Other aspects of the process employed in the election of directors are attacked. The club's bylaws provide that a nominating committee appointed by the club's president is to prepare a list of nominees for director which contains as many names as there are vacancies on the board. The list is not required by the bylaws to be disclosed other than by publication once in a newspaper of general circulation prior to the annual meeting. Active members may nominate other candidates at the annual meeting. Appellants contend that the election was unfair because the club's bylaws permit members to nominate candidates for director only at the annual meeting, while the bylaws permit notice of the annual meeting to be given in an ineffective manner. Although the nominating committee is required to act at least 15 days prior to the annual meeting, candidates nominated by club members may not be put forward until the annual meeting has been convened. Corporations have no power to create bylaws that are unreasonable in their practical application (People's Bank v. Superior Court (1894), 104 Cal. 649, 652, 38 P. 452); bylaws seemingly in compliance with statutory provision are invalid if they are unreasonable. (Id.; Haynes v. Annandale Golf Club (1935), 4 Cal.2d 28, 30, 47 P.2d 470.) By permitting nominations by members only at the annual meeting, the club's bylaws restrict the members' right to nominate, and hence elect, the directors. (See Com. ex rel. Gallagher v. Knorr, 21 Pa.Dist.R. 784, 40 Pa.C.C. 325 (held similar bylaw unreasonable), discussed in Matter of Farrell (Sup.Ct.1923) 205 App.Div. 443, 200 N.Y.S. 95, 97, aff'd 236 N.Y. 603, 142 N.E. 301.)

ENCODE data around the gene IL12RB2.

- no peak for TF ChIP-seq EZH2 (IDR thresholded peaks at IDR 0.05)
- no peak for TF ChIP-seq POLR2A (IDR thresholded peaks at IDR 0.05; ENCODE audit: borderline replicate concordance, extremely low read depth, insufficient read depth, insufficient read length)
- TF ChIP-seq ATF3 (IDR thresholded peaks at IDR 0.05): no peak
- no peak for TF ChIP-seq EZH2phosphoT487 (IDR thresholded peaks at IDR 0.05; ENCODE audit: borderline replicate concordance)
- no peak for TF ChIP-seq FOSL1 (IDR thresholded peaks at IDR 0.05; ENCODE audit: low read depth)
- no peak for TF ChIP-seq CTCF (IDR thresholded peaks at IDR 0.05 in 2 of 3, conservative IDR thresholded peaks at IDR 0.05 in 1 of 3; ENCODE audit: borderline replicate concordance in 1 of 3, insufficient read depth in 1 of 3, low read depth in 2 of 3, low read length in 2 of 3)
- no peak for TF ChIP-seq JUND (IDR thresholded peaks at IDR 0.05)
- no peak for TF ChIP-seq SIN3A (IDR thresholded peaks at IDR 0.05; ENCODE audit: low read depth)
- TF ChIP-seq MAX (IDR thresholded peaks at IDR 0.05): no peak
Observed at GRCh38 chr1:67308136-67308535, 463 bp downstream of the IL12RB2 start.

In its findings of fact the trial court determined that ‘considering all of the circumstances, the effect of defendant Club's solicitation of proxies, failure to give any more than minimal legal notice of the meeting, failure to disclose nominees to be voted upon at the meeting, and the impracticality of any third person(‘s) being able to communicate effectively with the members of the Club, all have the necessary result of perpetuating directors in office without affording to the members a fair opportunity to express their vote for other candidates if that is what a given member desires to do.’ That view of the situation was directly responsive to the issues posed by appellants' broad-scale attack on the club's electoral procedures. It was consistent with, indeed virtually compelled by, uncontradicted evidence.